Archive for July, 2013

Workplace Bullying: Let’s talk about it.

Special thanks to Carly Zagaroli, who helped me write this post.

Ever have an employee complain that the boss or a co-worker is constantly breathing down his neck and ridicules his every move? Did it get to the point that this boss or co-worker was tormenting the employee on a daily basis? Is this behavior affecting the employee’s work? If so, you’ve got some workplace bullying going on. No, I did not make that up.  The concept of bullying has moved from the playground to the workplace.  We all know what bullying is on the playground, but exactly what is it in the workplace?

According to the Workplace Bullying Institute, “workplace bullying” is repeated, health-harming mistreatment of one or more persons by one or more perpetrators that takes one or more of the following forms: verbal abuse; conduct which is threatening, humiliating or intimidating; work interference, which prevents work from getting done; and/or exploitation of a known psychological or physical vulnerability.

As of today, there is not one single state or federal law that specifically prohibits “bullying”. Unless an employee can prove he or she was bullied for being a member of a protected class (race, color, religion, sex and national origin) he most likely does not have a cause of action. In fact, only ten states currently have “healthy workplace” bills introduced to battle bullying. While it is certainly hard for a bill to become law these days http://www.schooltube.com/video/89a42a6866404f4baab7/Im-Just-a-Bill it is not impossible.  And anyone who reads my blog knows how I feel about Congress making unnecessary laws.   http://zomichiganemploymentlaw.wnj.com/?p=403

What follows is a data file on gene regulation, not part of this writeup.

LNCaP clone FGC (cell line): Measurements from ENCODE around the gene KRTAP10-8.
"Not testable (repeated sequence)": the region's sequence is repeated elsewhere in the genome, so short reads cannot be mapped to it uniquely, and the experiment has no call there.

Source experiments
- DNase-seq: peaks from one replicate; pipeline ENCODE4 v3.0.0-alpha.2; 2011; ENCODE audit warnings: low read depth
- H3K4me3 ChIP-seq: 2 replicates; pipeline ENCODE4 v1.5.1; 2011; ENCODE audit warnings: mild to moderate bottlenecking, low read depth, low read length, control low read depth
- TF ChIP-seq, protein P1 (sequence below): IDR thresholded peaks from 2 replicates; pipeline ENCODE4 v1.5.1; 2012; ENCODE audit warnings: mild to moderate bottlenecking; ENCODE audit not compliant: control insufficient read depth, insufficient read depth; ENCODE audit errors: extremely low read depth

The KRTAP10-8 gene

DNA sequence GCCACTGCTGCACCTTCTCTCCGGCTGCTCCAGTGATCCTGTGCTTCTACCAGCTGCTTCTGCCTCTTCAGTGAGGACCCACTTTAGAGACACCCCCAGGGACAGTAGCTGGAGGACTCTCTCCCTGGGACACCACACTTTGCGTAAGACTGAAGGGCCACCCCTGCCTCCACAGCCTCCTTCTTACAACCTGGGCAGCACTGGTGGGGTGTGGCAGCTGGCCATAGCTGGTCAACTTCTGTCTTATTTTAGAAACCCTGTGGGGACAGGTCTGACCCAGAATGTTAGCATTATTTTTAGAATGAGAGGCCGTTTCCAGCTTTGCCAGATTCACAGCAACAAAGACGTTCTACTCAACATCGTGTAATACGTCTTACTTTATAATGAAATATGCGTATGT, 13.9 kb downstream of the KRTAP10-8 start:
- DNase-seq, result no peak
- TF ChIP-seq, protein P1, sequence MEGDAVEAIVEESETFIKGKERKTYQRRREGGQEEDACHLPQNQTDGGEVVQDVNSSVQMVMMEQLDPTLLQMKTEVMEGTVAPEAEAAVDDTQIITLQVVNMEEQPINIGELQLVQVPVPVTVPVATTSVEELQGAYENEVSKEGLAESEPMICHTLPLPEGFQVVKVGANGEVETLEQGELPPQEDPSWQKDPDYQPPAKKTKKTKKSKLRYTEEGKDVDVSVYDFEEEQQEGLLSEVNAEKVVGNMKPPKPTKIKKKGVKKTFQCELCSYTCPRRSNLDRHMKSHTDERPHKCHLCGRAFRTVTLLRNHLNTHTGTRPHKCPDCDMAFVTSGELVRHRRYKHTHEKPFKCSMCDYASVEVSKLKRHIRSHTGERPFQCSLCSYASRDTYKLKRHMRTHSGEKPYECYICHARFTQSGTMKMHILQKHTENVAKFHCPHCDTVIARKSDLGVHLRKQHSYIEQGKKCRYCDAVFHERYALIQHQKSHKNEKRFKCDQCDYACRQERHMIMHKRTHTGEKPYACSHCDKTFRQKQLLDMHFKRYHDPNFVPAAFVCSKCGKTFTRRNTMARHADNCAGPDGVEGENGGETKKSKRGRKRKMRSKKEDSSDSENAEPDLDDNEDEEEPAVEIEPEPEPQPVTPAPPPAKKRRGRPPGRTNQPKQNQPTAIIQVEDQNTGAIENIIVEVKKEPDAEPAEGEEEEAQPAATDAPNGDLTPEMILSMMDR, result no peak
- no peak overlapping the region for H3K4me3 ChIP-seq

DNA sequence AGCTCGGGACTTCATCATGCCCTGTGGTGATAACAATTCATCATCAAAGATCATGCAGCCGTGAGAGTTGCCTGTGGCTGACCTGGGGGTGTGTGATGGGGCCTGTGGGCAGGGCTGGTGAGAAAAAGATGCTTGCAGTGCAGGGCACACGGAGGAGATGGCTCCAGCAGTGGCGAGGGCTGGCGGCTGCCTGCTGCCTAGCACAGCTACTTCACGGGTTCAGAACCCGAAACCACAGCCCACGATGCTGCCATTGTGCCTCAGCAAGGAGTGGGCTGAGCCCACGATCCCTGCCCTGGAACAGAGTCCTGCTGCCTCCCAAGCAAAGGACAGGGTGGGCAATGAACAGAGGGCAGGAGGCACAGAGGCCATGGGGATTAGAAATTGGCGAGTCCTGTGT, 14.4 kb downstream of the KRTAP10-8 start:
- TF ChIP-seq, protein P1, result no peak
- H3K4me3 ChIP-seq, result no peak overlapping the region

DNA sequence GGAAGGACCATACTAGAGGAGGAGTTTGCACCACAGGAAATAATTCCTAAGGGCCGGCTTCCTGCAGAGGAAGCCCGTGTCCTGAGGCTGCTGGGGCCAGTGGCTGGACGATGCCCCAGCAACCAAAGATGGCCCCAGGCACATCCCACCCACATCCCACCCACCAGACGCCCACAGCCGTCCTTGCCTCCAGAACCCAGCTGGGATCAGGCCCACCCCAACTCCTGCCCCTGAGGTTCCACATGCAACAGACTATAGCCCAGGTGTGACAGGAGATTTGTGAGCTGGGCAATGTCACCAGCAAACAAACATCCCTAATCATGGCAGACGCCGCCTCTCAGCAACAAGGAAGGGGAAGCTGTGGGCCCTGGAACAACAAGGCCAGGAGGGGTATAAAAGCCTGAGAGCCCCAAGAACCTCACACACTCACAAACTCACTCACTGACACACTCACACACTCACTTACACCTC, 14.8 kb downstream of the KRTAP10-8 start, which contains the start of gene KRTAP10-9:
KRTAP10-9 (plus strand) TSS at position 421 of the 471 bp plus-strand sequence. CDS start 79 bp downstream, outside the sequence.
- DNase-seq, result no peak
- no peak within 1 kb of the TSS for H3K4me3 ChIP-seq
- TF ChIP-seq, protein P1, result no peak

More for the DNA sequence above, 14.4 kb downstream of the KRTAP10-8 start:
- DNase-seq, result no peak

So, what does this mean for employers of bullied employees? It means two things

You can do nothing and wait for Congress to act or wait for one of your employees to sue you for harassment or worse yet, find yourself in a workplace situation that turns into actual violence.  Or you can put a policy in place that deals with bullying now, before it becomes an issue.  Which do I think is the way to go?  Take a guess?

If you don’t want to chance  an employee turning bullying into a harassment claim or find yourself dealing with a workplace violence incident or letting some Congressperson tell you how to run your company, write a policy that prohibits workplace bullying.  That way, the employee knows what resources are available and that there are consequences for the perpetrator. You might also get ahead of the game with regards to any future legislation from Congress. It’s a win-win for all.

If you want to hear more on the topic, I’ll be presenting “Workplace Violence & Bullying” at the Michigan Society for Human Resource Management conference that runs from October 6th through the 9th at The DeVos Place Convention Center in Grand Rapids.